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issue: September 2003 APPLIANCE Magazine

Engineering Power Tools
Power Routing

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When engineers at DeWalt in Towson, MD, U.S. began the design process for its line of routers, the goal was to go beyond just improving an existing product.

In developing its new, modular DW616 and DW618 routers, DeWalt says it spent a lot of time focusing on making the router's detachable feature very robust both in terms of terminal and socket selection and its ability to survive drop/impact.

Starting from a clean sheet of paper, the company developed a new, feature-rich router platform with enhancements to satisfy the professional woodworker. From the reviews that have been written, it looks like the new design hit the mark and is well on its way to becoming a major success.

As the new DeWalt DW616 and DW618 routers hit stores, both amateur and professional woodworking buffs concur that the new routers clearly stand out from previous models. The major change involved shifting DeWalt's design to a modular system that allows easy interchanging of the router base, motor, and accessories to fit the task at hand. Designers added more user-friendliness to the router by integrating a detachable cord set, soft-start motor, and ergonomically placed controls. These features and more are rolled into a single product that the manufacturer says will please seasoned wood workers with a superior, more flexible product while at the same time enticing the next generation of handy men with a new, easier to use tool.

One of the important innovations resulting from the redesign was the power cord. In the past, power cords could be cumbersome when using a router, particularly when switching between router bases, or when the power cord was accidentally damaged. The new DeWalt router incorporates a detachable power cord set that was a collaboration of DeWalt engineers, cable subcontractor Volex Power Cord Products (Indianapolis, IN, U.S.), and connector manufacturer Tyco Electronics of Harrisburg, PA, U.S.

The DeWalt team wanted the power cord design to accommodate its modular concept and interchange between all the new models. Additionally, since routers generally require more cord replacements over their useful life than other power tools, DeWalt needed a robust, but manageable connection to the router. For convenience and ergonomics, designers wanted to offer several cord lengths so the router could be easily switched between standard, plunge, and D-handle bases.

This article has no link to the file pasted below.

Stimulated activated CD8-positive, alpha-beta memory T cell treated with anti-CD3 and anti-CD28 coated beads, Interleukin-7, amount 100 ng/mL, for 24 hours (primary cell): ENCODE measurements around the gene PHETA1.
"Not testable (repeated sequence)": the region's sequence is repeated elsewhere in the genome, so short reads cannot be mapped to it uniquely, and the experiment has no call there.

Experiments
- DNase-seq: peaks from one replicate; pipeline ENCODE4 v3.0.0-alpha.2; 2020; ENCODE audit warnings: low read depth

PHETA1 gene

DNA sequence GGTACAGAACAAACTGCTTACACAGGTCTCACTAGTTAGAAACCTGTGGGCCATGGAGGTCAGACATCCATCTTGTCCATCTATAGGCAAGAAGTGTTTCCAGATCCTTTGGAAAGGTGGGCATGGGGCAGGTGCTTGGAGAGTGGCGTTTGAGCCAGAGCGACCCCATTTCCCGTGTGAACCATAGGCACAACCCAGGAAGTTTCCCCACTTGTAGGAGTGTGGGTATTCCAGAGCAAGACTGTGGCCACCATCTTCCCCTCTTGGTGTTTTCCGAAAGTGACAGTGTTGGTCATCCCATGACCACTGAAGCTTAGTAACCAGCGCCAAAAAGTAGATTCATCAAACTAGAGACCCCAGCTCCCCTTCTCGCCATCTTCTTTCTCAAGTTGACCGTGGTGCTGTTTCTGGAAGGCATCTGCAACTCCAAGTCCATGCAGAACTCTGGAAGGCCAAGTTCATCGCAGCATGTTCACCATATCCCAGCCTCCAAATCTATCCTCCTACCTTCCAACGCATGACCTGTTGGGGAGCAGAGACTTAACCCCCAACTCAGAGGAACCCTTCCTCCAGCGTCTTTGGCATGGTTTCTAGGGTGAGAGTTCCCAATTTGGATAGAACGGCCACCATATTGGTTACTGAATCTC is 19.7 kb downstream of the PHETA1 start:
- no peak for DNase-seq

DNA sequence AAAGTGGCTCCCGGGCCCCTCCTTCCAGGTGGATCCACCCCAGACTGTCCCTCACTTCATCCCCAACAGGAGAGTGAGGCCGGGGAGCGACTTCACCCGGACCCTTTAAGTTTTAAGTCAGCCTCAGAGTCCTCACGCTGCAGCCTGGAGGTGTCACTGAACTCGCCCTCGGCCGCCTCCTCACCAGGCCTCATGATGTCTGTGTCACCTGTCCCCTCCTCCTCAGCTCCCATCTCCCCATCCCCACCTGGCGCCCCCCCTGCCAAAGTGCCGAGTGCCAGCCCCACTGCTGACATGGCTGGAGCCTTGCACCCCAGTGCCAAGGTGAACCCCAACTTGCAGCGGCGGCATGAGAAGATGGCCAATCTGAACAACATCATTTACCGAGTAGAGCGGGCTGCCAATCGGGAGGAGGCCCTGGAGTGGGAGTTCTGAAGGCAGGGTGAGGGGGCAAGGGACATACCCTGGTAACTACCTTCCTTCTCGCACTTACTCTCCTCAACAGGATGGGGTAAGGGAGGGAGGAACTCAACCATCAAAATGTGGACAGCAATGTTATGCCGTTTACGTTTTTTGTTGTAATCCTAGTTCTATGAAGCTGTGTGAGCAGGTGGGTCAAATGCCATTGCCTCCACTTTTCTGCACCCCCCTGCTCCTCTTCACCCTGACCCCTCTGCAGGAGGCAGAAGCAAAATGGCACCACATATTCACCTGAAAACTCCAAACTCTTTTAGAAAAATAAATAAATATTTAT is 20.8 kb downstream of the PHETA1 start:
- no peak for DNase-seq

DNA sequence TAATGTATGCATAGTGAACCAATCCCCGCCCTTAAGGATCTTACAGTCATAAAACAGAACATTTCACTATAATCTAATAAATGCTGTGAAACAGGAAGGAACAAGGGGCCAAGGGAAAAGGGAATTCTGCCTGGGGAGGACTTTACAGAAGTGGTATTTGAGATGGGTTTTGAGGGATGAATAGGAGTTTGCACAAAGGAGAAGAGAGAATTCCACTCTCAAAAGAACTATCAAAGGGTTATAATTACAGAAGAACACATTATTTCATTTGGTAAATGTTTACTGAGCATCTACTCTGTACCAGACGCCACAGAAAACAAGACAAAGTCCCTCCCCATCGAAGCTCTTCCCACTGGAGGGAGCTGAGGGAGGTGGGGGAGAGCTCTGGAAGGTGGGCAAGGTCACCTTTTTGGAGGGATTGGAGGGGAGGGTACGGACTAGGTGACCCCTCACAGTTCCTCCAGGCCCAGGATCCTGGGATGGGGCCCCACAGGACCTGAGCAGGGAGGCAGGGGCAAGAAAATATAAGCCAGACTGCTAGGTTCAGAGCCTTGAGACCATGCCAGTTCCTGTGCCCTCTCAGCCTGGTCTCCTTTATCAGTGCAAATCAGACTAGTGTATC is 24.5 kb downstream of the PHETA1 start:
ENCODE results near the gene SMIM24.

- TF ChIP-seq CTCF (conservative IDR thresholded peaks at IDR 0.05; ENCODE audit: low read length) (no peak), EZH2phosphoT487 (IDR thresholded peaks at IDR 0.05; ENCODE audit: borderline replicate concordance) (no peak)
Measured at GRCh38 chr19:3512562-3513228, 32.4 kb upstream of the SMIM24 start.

"Normally, if one buys a competitive D-handle router, it comes with a short - approximately 12-in - cord set that works well only with that D-handle base," explains Jeff Grant, design manager, DeWalt Power Tools. "If one buys a fixed base router, it comes with a 10-ft cord set. Using the same powerhead in the D-handle base can result in having to wrap 10 ft of power cord around the base before it is plugged into the D-base to allow the user to use the trigger switch." With the new interconnect system, craftsmen no longer need to bundle up excess cord when using a D-handle base since an appropriately sized pigtail interconnect is integral to the D-handle. Above all, this robust, versatile cord would need to be very simple, easily attached, and reliable.

The joint design effort required close coordination between DeWalt, Volex, and Tyco Electronics so that the design objectives were met, while at the same time, making sure that the design was efficiently manufacturable. During the conceptual phase, the use of ProEngineer, Stereolithography models, and CAD model exchange proved invaluable in refining the design requirements. Once the conceptual design phase was over, the three companies were able to move quickly into the prototyping phase, and within 12 weeks of approving the design, Volex and Tyco Electronics were able to produce the hard-tooled components of the new cord and connector.